In this case study, the theoretical U-value based on a calculation model is compared with a U-value based on a heat flux measurement with greenTEG’s gSKIN sensor. An office wall at Technopark, a business and meeting center in Zürich, has been measured.
The building was built in 1990 according to the highest energy standards and thus reached exceptional thermal characteristics for that time. The aim of this case study is to find out to what extent the U-value is calculated when the construction data deviates from currently measured value.
Buildings have become more and more energy efficient over time and also the documentation of data on the construction details and materials has enhanced. For a number of buildings constructed in the last decades, this data is available which allows a precise theoretical calculation of the thermal properties such as the U-value.
The problem with these calculations is that the value in practice might be extremely different. Specific kinds of foam insulation, extensively applied in the first insulated buildings, tend to deteriorate because of infiltration of moisture or displacement of gas. Also, the U-value of newer buildings insulated with mineral wool could be worse in reality because of damage, poor installation methods, or increased moisture.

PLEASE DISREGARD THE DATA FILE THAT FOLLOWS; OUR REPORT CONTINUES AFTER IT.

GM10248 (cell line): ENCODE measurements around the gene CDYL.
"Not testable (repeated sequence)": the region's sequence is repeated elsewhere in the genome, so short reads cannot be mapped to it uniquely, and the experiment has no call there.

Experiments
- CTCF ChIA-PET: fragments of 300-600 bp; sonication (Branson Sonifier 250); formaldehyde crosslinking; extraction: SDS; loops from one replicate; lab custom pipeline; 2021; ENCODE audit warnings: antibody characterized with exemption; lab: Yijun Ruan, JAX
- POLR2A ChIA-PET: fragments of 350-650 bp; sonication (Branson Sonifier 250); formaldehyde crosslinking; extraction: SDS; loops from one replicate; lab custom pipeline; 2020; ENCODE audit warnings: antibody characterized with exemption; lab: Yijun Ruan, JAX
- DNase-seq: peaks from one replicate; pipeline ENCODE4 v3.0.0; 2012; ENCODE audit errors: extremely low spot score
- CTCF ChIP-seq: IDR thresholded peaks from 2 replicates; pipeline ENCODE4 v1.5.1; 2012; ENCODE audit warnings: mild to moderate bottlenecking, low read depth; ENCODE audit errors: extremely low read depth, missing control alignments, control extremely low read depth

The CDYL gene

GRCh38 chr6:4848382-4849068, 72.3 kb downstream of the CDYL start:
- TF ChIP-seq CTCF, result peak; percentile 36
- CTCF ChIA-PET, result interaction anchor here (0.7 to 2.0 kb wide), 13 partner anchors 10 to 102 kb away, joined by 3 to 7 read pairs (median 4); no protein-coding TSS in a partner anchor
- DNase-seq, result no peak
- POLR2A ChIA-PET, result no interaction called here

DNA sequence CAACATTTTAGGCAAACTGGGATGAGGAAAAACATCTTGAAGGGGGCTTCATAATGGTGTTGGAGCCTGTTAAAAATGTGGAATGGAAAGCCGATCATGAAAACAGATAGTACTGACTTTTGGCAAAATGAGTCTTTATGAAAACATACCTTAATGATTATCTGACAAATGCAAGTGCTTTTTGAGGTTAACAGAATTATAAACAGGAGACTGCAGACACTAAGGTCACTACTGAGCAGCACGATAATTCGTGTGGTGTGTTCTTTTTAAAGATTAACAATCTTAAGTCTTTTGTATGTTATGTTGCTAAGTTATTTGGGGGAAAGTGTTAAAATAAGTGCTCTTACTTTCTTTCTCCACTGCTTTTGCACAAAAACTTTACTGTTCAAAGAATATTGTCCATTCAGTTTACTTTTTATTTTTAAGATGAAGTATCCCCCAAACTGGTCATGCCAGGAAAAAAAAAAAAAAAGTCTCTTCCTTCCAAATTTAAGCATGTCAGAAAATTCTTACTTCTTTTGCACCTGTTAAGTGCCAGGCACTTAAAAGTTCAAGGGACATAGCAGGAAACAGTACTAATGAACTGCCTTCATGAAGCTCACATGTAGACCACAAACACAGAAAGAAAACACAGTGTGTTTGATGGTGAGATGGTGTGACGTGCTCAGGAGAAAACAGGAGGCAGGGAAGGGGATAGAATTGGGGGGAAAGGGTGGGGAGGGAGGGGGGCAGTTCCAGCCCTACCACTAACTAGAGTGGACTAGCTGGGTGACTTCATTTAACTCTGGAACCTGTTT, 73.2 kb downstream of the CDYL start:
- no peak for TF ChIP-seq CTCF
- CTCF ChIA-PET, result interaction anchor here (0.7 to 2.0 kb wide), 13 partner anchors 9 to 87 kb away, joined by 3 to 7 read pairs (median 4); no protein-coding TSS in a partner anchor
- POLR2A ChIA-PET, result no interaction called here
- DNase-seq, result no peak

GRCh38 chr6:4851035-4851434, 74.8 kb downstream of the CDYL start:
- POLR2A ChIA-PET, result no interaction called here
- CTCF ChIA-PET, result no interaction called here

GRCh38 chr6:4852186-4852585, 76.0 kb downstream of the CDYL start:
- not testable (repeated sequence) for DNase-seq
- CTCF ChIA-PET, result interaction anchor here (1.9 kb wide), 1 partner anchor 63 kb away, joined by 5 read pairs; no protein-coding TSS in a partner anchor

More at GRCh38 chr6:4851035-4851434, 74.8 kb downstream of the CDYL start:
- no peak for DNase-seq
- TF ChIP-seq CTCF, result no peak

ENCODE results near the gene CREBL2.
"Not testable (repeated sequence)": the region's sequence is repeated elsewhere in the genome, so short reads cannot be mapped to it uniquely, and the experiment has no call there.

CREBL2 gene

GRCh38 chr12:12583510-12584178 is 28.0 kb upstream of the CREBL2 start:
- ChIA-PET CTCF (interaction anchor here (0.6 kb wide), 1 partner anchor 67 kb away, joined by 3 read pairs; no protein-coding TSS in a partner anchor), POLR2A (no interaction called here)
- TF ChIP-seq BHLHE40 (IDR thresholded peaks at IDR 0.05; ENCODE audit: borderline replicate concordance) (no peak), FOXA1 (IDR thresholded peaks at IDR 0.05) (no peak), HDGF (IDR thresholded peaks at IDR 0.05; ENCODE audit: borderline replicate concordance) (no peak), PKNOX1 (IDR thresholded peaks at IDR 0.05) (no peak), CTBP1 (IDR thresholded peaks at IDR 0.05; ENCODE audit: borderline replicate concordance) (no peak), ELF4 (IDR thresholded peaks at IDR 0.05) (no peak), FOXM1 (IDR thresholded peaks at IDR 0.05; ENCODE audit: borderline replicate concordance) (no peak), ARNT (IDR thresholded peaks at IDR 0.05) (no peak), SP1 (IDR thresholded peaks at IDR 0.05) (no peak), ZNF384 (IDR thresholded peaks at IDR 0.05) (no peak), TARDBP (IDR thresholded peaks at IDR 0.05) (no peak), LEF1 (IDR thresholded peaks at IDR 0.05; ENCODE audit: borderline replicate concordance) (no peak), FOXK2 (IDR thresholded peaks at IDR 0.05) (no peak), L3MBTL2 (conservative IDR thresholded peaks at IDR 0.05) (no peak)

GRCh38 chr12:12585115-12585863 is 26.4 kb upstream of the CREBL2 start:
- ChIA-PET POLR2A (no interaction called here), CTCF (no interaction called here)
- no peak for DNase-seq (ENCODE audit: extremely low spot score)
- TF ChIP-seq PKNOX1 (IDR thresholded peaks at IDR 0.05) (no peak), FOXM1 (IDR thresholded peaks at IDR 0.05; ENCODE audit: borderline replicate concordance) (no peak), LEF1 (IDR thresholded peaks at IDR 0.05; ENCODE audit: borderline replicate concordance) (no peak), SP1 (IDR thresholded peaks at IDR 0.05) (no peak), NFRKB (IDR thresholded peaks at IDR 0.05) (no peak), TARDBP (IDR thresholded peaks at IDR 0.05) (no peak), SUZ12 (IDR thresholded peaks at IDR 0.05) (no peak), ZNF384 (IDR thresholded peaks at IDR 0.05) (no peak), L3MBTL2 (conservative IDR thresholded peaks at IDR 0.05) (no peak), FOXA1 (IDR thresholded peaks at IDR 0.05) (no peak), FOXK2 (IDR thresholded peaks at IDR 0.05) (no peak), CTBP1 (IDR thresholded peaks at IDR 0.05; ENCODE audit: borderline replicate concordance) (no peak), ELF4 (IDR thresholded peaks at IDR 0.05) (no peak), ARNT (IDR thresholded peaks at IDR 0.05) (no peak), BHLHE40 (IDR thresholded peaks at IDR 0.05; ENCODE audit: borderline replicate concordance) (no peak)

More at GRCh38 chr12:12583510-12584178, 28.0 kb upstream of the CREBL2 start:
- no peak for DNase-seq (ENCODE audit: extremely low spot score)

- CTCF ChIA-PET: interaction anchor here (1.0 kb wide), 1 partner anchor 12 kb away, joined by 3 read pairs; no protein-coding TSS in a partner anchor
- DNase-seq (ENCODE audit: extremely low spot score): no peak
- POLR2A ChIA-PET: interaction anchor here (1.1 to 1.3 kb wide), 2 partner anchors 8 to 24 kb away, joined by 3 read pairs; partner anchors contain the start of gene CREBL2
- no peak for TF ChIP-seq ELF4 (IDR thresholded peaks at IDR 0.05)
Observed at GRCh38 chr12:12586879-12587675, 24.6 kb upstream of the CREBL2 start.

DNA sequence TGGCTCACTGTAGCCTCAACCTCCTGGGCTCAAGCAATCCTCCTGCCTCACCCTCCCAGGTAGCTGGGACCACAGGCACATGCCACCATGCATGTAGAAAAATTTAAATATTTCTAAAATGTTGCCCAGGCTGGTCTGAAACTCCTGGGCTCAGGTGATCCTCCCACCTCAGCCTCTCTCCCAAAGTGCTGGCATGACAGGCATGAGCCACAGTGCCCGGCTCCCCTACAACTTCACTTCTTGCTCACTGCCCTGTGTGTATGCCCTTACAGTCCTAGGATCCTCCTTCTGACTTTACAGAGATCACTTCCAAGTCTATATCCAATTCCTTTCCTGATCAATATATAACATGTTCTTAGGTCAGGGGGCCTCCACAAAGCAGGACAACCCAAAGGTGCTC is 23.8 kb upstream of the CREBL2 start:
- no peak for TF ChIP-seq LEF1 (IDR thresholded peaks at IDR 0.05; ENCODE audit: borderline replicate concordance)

Assessment of the Building Envelope
A wall of an office within the Technopark has been evaluated. Since its erection in 1990, the building has not been renovated. The wall is a multi-layered structure (Figure 1) built up from inside to outside of concrete (180 mm; 1), vented cavity (40 mm; 3), mineral wool insulation (100 mm; 2), and a gypsum fiberboard (10 mm; 4).
Figure 1. Wall structure, including all layers.
The theoretical U-value is calculated with the online model of u-wert.net using the materials and thicknesses of the wall as described above. This results in a theoretical U-value of 0.31 W/m2K.
The wall faces the West and is blocked from solar radiation by nearby buildings. The room in which the measurement is carried out is occupied during office hours. The measurement period has been roughly 72 hours to be in compliance with ISO 9869 and to decrease the effect of a daily temperature pattern within the room.
The heat flux sensor has been fixed to the inside of the wall. The inside temperature sensor is placed next to it, almost 3-4 cm from the wall. The outside temperature sensor is also fixed 3-4 cm away from the wall (and not influenced by direct sunlight).